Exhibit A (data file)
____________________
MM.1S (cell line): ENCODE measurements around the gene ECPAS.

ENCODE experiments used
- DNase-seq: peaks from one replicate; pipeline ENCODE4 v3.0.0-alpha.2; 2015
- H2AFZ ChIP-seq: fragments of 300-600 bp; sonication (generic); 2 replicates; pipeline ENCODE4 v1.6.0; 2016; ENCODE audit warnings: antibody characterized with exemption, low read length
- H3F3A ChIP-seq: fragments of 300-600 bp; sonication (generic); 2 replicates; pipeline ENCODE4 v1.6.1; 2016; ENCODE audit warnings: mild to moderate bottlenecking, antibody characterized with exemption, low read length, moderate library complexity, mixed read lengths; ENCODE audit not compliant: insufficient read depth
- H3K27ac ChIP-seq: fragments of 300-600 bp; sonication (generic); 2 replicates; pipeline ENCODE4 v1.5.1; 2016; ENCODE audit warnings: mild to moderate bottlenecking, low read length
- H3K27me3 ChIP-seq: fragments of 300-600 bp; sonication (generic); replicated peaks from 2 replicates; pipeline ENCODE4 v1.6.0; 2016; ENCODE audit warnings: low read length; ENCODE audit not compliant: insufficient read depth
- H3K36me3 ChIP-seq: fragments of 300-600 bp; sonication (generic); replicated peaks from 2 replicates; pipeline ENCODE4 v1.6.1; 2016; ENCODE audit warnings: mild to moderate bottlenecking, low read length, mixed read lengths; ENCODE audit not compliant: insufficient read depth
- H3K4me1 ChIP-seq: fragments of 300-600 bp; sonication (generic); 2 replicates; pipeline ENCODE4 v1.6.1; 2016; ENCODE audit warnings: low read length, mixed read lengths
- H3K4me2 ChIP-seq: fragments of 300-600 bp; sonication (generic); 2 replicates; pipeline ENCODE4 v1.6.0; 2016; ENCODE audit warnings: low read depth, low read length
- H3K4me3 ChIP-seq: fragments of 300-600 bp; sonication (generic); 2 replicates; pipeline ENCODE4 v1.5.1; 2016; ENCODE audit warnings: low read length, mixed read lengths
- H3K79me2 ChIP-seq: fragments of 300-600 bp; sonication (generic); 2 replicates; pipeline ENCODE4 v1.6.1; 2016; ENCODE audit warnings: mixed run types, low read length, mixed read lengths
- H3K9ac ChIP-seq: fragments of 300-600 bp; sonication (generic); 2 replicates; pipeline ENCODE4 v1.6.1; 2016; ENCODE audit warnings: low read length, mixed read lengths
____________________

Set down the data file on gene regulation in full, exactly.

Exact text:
MM.1S (cell line): ENCODE measurements around the gene ECPAS.

ENCODE experiments used
- DNase-seq: peaks from one replicate; pipeline ENCODE4 v3.0.0-alpha.2; 2015
- H2AFZ ChIP-seq: fragments of 300-600 bp; sonication (generic); 2 replicates; pipeline ENCODE4 v1.6.0; 2016; ENCODE audit warnings: antibody characterized with exemption, low read length
- H3F3A ChIP-seq: fragments of 300-600 bp; sonication (generic); 2 replicates; pipeline ENCODE4 v1.6.1; 2016; ENCODE audit warnings: mild to moderate bottlenecking, antibody characterized with exemption, low read length, moderate library complexity, mixed read lengths; ENCODE audit not compliant: insufficient read depth
- H3K27ac ChIP-seq: fragments of 300-600 bp; sonication (generic); 2 replicates; pipeline ENCODE4 v1.5.1; 2016; ENCODE audit warnings: mild to moderate bottlenecking, low read length
- H3K27me3 ChIP-seq: fragments of 300-600 bp; sonication (generic); replicated peaks from 2 replicates; pipeline ENCODE4 v1.6.0; 2016; ENCODE audit warnings: low read length; ENCODE audit not compliant: insufficient read depth
- H3K36me3 ChIP-seq: fragments of 300-600 bp; sonication (generic); replicated peaks from 2 replicates; pipeline ENCODE4 v1.6.1; 2016; ENCODE audit warnings: mild to moderate bottlenecking, low read length, mixed read lengths; ENCODE audit not compliant: insufficient read depth
- H3K4me1 ChIP-seq: fragments of 300-600 bp; sonication (generic); 2 replicates; pipeline ENCODE4 v1.6.1; 2016; ENCODE audit warnings: low read length, mixed read lengths
- H3K4me2 ChIP-seq: fragments of 300-600 bp; sonication (generic); 2 replicates; pipeline ENCODE4 v1.6.0; 2016; ENCODE audit warnings: low read depth, low read length
- H3K4me3 ChIP-seq: fragments of 300-600 bp; sonication (generic); 2 replicates; pipeline ENCODE4 v1.5.1; 2016; ENCODE audit warnings: low read length, mixed read lengths
- H3K79me2 ChIP-seq: fragments of 300-600 bp; sonication (generic); 2 replicates; pipeline ENCODE4 v1.6.1; 2016; ENCODE audit warnings: mixed run types, low read length, mixed read lengths
- H3K9ac ChIP-seq: fragments of 300-600 bp; sonication (generic); 2 replicates; pipeline ENCODE4 v1.6.1; 2016; ENCODE audit warnings: low read length, mixed read lengths